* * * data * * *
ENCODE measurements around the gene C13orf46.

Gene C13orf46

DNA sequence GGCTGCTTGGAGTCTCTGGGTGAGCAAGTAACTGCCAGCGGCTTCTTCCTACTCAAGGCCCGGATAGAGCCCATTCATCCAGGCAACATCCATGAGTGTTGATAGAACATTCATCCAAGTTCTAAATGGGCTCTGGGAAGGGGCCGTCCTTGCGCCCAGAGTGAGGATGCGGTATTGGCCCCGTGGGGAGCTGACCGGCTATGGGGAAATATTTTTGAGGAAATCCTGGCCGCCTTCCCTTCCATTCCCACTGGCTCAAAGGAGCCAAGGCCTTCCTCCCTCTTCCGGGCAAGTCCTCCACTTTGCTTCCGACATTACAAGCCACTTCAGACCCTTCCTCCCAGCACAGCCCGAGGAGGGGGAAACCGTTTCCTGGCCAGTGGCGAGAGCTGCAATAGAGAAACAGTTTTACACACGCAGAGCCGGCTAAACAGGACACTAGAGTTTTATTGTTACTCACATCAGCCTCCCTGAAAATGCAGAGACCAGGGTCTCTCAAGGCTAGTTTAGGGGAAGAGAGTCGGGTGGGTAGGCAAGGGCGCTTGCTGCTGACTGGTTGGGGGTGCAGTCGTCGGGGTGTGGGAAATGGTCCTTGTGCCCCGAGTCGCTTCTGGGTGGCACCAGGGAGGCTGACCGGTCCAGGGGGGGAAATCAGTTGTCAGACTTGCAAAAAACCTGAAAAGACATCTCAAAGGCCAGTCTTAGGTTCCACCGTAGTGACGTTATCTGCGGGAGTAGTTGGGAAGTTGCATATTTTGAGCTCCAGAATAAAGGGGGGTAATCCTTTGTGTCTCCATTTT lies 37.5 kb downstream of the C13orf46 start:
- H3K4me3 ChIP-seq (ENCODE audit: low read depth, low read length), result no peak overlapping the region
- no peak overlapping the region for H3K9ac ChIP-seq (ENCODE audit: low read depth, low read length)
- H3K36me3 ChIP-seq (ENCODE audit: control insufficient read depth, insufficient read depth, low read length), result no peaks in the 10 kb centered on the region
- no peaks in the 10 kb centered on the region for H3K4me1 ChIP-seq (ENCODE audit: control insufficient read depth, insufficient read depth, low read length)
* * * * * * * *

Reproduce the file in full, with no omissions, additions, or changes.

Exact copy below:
ENCODE measurements around the gene C13orf46.

Gene C13orf46

DNA sequence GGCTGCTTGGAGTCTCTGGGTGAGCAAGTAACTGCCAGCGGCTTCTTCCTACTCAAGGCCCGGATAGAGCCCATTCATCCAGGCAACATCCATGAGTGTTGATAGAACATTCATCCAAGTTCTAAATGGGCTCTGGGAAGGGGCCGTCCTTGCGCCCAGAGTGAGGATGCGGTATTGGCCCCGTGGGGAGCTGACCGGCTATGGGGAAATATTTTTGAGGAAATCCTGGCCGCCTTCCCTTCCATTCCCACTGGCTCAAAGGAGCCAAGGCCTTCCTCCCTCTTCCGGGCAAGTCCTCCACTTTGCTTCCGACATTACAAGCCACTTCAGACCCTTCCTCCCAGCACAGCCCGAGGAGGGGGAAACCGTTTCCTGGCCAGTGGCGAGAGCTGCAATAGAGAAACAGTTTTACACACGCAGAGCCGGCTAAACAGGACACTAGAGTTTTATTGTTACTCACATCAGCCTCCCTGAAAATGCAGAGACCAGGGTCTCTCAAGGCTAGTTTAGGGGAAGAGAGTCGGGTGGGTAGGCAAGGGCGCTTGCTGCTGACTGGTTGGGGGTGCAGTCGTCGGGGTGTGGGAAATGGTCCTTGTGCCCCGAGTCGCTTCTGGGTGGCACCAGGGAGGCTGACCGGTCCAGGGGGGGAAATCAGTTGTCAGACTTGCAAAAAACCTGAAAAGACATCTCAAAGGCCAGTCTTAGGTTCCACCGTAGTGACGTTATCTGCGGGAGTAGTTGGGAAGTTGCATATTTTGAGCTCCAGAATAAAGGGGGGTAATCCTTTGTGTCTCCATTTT lies 37.5 kb downstream of the C13orf46 start:
- H3K4me3 ChIP-seq (ENCODE audit: low read depth, low read length), result no peak overlapping the region
- no peak overlapping the region for H3K9ac ChIP-seq (ENCODE audit: low read depth, low read length)
- H3K36me3 ChIP-seq (ENCODE audit: control insufficient read depth, insufficient read depth, low read length), result no peaks in the 10 kb centered on the region
- no peaks in the 10 kb centered on the region for H3K4me1 ChIP-seq (ENCODE audit: control insufficient read depth, insufficient read depth, low read length)